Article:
Asking questions is not hard for six-year-old students. Neither is telling stories about themselves. The problem for them is to know which is which.
I can’t tell you how many times a child has wanted to “ask a question” but has told me about something that happened at home the night before instead. (Primary teachers know way more than they should or even want to know about a student’s home life.)
Because we are doing inquiry or PBL (passion-based learning) this year, my students have asked more questions than ever before in my classroom. Both the students and I are still learning about this process, but I like this shift. The person who asks the questions is in charge of the learning, and I want my grade one kids to be in charge of their own learning early in their school careers.
Getting Ready to Meet a Police Officer
A few weeks ago, a police officer came to visit our classroom as a culmination of our “relationships, rules and responsibilities” unit. In the past, I have often asked the officers to talk to the students about a particular topic such as strangers or being safe on their bicycles. A constable would come into our classroom, talk for awhile, then answer a few questions from the kids, most of which were more likely to be story than inquiry.
This time, I told the officer I wanted the children to hear about ways to be safe, but I asked him to talk at the end about any safety topics were not covered by the students’ questions.
Because of the predisposition of a six-year-old to want to tell the constable every incident from their family’s history that might touch on law enforcement, we prepared the questions on cards ahead of time. We talked about what made a good question, the words that questions started with, and so forth. Then, as the students verbalized their wonderings, I gave them a card to write their question on. Those who are still having difficulty with letter/sound association drew a picture and I wrote their question out for them.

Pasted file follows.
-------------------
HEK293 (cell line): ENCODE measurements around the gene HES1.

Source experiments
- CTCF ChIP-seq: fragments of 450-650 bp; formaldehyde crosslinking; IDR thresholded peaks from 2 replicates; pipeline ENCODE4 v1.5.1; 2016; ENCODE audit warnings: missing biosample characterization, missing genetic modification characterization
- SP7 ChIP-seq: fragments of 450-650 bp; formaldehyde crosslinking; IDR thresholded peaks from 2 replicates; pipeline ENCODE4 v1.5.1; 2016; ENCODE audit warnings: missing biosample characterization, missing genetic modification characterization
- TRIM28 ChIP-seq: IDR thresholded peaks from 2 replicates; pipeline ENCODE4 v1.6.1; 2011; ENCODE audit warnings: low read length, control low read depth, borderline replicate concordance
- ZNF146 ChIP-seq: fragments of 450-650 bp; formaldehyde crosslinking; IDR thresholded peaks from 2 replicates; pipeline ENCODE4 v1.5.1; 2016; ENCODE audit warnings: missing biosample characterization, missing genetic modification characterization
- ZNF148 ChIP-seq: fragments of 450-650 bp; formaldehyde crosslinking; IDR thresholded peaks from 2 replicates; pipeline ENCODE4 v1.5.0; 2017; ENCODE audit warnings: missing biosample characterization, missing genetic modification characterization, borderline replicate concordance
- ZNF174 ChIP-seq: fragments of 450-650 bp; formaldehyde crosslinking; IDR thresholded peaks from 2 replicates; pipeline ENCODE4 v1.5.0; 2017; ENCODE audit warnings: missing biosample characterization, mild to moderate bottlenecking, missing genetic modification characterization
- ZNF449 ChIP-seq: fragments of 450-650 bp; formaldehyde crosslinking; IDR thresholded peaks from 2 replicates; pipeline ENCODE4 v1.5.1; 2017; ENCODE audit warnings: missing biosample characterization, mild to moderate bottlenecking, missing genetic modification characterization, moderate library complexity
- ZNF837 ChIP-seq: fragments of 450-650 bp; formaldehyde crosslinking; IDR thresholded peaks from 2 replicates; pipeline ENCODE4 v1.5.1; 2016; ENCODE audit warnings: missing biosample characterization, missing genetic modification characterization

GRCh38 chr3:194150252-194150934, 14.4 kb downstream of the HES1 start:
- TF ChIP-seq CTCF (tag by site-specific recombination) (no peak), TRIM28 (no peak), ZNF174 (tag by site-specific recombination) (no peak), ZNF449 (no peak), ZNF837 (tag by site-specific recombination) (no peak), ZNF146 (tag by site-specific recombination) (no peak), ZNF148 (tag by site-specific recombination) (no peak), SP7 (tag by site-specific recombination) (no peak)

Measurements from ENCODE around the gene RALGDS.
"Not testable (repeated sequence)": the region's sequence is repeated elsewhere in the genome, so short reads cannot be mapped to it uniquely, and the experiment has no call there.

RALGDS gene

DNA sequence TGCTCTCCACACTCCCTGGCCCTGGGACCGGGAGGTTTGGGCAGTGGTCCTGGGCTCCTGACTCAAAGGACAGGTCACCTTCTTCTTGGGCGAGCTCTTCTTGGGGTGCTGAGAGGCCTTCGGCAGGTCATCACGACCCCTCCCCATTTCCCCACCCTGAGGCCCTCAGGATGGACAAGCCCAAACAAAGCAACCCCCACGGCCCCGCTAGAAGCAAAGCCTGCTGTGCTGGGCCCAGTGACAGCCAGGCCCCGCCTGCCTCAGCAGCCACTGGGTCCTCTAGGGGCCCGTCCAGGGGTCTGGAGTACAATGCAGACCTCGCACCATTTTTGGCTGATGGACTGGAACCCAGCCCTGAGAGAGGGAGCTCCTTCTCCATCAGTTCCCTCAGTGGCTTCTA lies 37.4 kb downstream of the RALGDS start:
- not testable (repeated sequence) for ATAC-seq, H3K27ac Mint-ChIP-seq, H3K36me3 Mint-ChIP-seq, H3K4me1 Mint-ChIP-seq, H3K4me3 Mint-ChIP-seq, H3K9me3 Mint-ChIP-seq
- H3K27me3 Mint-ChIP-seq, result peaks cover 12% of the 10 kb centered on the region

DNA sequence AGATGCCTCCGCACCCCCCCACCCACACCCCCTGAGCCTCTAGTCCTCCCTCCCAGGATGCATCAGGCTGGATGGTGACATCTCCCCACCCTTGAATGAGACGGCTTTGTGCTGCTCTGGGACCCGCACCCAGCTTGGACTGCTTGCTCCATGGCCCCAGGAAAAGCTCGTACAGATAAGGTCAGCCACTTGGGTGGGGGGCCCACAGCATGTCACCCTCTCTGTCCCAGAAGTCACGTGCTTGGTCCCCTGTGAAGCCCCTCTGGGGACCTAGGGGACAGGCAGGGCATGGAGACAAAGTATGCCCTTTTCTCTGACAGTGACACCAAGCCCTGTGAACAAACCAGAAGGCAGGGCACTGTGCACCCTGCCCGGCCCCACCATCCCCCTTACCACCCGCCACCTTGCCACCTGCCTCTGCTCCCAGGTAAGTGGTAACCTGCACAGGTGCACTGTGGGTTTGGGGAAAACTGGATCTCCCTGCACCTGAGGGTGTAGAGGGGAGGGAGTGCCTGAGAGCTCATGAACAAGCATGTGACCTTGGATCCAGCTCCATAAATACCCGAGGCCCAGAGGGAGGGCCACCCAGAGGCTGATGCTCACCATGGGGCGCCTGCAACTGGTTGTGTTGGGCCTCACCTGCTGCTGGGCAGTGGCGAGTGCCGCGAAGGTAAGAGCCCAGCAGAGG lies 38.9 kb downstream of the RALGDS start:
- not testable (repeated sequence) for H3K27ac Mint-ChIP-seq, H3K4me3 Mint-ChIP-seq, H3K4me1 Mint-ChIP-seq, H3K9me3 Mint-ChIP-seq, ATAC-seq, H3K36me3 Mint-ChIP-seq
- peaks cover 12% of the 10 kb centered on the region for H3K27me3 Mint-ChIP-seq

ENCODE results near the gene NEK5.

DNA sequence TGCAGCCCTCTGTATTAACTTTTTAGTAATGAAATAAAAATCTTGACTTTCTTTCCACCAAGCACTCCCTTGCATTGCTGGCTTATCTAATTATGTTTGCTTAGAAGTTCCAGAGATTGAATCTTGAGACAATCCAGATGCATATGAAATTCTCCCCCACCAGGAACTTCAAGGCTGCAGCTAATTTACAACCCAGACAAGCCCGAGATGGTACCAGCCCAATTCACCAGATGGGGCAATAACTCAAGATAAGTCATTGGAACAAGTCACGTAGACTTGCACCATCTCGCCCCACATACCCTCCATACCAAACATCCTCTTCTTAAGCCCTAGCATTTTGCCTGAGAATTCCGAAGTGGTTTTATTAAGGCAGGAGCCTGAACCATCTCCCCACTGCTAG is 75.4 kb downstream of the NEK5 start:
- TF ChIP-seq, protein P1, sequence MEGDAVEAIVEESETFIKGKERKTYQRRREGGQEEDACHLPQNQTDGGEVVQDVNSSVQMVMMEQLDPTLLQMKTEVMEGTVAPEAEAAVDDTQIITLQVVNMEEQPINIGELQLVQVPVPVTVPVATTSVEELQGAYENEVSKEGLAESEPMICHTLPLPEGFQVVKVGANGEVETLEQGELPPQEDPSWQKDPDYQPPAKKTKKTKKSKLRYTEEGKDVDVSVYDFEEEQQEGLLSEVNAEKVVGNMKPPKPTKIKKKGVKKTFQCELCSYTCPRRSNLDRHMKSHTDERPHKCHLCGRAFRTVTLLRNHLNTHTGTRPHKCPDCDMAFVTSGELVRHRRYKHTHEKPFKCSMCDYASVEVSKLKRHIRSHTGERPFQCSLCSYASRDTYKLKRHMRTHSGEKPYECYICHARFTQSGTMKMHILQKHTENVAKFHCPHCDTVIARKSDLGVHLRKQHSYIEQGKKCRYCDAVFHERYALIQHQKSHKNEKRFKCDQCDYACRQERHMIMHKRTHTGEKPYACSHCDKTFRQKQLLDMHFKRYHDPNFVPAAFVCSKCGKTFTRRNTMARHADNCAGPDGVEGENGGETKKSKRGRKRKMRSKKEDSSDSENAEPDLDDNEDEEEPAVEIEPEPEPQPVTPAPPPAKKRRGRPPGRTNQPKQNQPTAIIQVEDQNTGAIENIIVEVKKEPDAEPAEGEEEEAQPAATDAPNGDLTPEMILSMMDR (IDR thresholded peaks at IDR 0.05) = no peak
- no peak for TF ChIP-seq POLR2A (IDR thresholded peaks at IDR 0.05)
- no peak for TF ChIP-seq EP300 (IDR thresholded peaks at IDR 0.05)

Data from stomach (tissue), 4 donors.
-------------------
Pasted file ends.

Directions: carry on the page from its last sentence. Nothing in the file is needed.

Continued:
For some students, thinking of something they wanted to ask was difficult. Sometimes the questions were really stories and needed to be rethought. Sometimes I knew that the student already knew the answer to their question, so I helped them to reframe it to ask something else that they might be interested in knowing.
Asking the Questions
There were predictable questions such as “why do police officers have a gun?” and “why do the police have handcuffs?”. There were some interesting queries like “why do buses have no seat belts?” and “how do police officers arrest another police officer?”. And there were also some thoughtful, deeper questions such as “why do we have laws?” and “what if there were no police officers?”
Constable Mohle answered every question patiently and with serious intent. It was a validation for all of the students that the things they wanted to know were important. For me, this was a far more satisfying way to have a guest in the classroom. First, the students were more involved and not just passive listeners. Second, they learned that what they wonder matters to those from outside our classroom as well as those within it. And third, they practiced asking questions—an important skill.
If I ask the questions, I am in charge of the learning. If the police officer asks them, he is. If the students ask the questions they are in charge of their own learning. They did and they were.
As for my own question: I wonder what it is about the police officer’s uniform that instantly quiets my students and holds their undivided attention? And where can I legally get one?